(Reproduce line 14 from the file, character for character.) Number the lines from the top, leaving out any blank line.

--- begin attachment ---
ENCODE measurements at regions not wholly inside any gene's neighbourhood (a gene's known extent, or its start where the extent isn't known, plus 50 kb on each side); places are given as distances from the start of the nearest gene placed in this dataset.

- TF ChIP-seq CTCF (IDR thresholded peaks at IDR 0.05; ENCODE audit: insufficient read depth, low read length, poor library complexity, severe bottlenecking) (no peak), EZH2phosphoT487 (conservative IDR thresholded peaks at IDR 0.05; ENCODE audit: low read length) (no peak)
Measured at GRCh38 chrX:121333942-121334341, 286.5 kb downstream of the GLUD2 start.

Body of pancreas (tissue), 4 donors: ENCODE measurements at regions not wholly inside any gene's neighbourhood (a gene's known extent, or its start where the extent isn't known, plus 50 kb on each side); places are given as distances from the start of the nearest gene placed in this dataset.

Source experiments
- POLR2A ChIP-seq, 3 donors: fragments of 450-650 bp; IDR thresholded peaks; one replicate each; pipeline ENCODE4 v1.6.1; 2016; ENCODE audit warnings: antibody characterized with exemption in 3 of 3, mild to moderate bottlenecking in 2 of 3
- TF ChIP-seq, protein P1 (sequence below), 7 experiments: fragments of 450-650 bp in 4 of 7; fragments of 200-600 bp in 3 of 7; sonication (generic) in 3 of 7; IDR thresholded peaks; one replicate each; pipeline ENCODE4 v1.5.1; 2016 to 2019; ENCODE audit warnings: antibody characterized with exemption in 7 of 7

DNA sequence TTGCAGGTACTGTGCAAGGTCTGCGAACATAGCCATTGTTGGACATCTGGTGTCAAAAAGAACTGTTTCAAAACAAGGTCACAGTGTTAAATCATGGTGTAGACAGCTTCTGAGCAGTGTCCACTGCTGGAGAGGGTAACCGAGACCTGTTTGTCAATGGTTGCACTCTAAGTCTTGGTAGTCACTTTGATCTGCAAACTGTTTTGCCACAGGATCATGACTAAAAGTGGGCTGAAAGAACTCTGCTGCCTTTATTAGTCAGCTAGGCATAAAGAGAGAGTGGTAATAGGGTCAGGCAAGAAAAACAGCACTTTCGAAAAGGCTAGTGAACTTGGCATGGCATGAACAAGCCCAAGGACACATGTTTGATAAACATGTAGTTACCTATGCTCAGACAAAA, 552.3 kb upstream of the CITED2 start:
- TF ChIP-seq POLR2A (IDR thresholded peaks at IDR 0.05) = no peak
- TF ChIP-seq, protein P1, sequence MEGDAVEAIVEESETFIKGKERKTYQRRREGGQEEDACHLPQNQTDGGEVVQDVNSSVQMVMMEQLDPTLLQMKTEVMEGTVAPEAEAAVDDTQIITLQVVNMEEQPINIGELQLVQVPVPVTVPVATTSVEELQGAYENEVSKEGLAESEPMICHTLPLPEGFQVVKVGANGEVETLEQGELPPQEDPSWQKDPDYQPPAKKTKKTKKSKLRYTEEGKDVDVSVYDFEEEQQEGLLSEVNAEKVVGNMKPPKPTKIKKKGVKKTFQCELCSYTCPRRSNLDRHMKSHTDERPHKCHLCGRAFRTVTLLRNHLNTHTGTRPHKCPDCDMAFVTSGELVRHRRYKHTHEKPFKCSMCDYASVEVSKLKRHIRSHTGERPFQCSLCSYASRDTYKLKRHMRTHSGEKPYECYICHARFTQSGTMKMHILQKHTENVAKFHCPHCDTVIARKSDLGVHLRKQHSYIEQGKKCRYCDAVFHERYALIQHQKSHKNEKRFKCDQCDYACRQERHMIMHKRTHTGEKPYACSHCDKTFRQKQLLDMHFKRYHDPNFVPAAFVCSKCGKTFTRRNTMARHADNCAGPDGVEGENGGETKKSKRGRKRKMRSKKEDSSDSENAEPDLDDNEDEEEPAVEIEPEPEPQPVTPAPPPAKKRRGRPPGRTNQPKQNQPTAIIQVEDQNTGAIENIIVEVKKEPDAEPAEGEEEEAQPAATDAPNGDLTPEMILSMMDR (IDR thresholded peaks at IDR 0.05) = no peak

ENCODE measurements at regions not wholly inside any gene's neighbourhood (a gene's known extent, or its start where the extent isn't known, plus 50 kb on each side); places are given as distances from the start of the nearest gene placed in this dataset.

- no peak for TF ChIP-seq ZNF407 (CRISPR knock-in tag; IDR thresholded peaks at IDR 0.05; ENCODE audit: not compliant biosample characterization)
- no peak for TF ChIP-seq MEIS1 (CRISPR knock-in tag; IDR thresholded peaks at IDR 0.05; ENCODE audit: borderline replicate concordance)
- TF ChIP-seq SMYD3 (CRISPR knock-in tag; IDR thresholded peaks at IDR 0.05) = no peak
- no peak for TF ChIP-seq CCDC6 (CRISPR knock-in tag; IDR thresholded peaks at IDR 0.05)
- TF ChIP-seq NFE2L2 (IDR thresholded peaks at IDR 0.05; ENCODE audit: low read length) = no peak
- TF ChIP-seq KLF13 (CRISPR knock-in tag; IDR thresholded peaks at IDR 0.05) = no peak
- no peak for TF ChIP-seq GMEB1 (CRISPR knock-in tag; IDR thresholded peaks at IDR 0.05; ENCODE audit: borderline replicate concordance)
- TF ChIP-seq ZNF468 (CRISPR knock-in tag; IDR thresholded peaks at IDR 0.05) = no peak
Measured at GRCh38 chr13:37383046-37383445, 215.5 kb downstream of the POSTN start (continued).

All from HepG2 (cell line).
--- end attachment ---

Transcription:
- TF ChIP-seq SMYD3 (CRISPR knock-in tag; IDR thresholded peaks at IDR 0.05) = no peak